Here we are, Friday night, not one comment yet published, Saturday tomorrow, I expect if any get published at all it won’t be before Monday morning when the article will be several pages down, for all intents and purposes, no longer there.
    Does it not seem a little strange, just as people are waking up and getting pretty damned angry, their voices are muffled? No? Me too.

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    BeehiveBy beehive.govt.nz
    2 weeks ago
  • More Dawn Raids scholarships announced
    Details of the ‘Manaaki New Zealand Short Term Training Scholarships’, a goodwill gesture that follows the Government’s apology for the Dawn Raids of the 1970s, were released today by Pacific Peoples Minister Aupito William Sio. “These scholarships that are targeted to the Pacific will support the kaupapa of the Dawn Raids’ ...
    BeehiveBy beehive.govt.nz
    2 weeks ago
  • One-way quarantine-free travel for RSE workers starting in October
      One-way quarantine-free travel for Recognised Seasonal Employer (RSE) workers from Samoa, Tonga and Vanuatu starts in October New requirement for RSE workers to have received their first vaccination pre-departure, undertake Day 0 and Day 5 tests, and complete a self-isolation period of seven days, pending a negative Day 5 ...
    BeehiveBy beehive.govt.nz
    2 weeks ago
  • Govt boosts Pacific suicide prevention support
    Applications have opened for the Pacific Suicide Prevention Community Fund as the Government acts to boost support amid the COVID delta outbreak. “We know strong and connected families and communities are the most important protective factor against suicide and this $900,000 fund will help to support this work,” Health Minister ...
    BeehiveBy beehive.govt.nz
    2 weeks ago
  • Govt parks the expiry of licenses, WoFs and regos
    As a result of the Delta outbreak, driver licences, Warrants of Fitness (WoFs), Certificates of Fitness (CoFs), vehicle licences (‘regos’) and licence endorsements that expired on or after 21 July 2021 will be valid until 30 November 2021, Transport Minister Michael Wood has announced today. “While this extension won’t officially ...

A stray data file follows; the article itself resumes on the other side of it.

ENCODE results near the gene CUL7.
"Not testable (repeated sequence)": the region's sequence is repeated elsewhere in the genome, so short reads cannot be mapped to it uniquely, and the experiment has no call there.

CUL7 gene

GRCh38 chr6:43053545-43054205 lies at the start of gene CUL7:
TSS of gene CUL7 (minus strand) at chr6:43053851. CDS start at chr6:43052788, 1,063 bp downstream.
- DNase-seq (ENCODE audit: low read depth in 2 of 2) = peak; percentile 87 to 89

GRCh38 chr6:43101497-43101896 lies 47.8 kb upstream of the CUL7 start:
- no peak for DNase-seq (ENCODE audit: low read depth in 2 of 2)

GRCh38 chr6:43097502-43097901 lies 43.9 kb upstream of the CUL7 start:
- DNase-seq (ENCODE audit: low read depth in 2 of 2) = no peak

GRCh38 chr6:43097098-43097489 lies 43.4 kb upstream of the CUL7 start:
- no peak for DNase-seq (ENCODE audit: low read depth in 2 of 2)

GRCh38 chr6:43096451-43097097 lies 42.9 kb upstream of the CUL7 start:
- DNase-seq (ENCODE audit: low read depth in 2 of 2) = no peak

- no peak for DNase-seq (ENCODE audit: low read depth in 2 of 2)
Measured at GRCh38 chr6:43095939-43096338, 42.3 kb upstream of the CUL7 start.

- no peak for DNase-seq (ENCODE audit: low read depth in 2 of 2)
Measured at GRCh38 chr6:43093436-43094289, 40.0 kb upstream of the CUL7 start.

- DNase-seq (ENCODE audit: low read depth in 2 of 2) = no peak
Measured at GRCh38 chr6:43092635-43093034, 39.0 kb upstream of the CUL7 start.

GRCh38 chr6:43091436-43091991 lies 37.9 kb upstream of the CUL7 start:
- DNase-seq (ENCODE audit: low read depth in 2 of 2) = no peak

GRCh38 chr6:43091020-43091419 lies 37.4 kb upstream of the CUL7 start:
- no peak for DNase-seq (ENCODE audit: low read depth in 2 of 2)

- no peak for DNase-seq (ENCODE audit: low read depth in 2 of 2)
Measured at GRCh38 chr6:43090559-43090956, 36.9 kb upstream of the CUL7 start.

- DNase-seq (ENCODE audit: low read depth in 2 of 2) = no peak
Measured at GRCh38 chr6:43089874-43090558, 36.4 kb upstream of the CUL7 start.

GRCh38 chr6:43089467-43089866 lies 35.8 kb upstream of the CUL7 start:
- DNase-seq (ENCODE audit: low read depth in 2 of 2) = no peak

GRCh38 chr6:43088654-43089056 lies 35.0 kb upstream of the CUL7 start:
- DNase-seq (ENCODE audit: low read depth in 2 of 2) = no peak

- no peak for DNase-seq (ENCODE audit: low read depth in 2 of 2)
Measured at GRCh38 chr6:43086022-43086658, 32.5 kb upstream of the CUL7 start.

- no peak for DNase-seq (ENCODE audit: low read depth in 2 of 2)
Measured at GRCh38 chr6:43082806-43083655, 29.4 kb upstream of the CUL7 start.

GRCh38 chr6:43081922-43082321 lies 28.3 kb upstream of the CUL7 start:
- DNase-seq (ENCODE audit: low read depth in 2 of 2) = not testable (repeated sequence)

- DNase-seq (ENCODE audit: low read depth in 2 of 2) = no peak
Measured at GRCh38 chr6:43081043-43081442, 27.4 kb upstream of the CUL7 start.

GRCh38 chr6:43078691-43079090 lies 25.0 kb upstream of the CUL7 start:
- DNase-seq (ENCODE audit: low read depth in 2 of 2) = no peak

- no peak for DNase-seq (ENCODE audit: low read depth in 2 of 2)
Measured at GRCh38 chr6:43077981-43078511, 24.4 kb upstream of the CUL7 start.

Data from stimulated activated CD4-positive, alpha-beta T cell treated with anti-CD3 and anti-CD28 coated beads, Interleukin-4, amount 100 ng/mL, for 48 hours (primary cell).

BeehiveBy beehive.govt.nz
    2 weeks ago
  • COVID-19 community fund to provide support for vulnerable women and girls
    Minister for Women Jan Tinetti today announced a $2 million community fund that will provide support for women and girls adversely affected by COVID-19. “We know that women, particularly those who are already vulnerable, are disproportionally affected by the kind of economic disruption caused by COVID-19,” Jan Tinetti said. ...
    BeehiveBy beehive.govt.nz
    2 weeks ago
  • Next phase of support for Fiji’s COVID-19 response announced
    A further NZ$12 million of support for Fiji’s COVID-19 response has been announced by Foreign Minister Hon Nanaia Mahuta today. The package builds on previous tranches of assistance Aotearoa New Zealand has provided to Fiji, totalling over NZ$50 million. “Fiji remains in a very challenging position in their response to ...
    BeehiveBy beehive.govt.nz
    2 weeks ago
  • Robotic asparagus harvester aimed at addressing industry challenges
    The Government is backing a $5 million project to develop a commercial-scale autonomous robotic asparagus harvester, Agriculture Minister Damien O’Connor announced today. The Sustainable Food and Fibre Futures fund (SFF Futures) is contributing $2.6 million to the project. Project partner Robotics Plus Limited (RPL) will build on a prototype asparagus ...
    BeehiveBy beehive.govt.nz
    2 weeks ago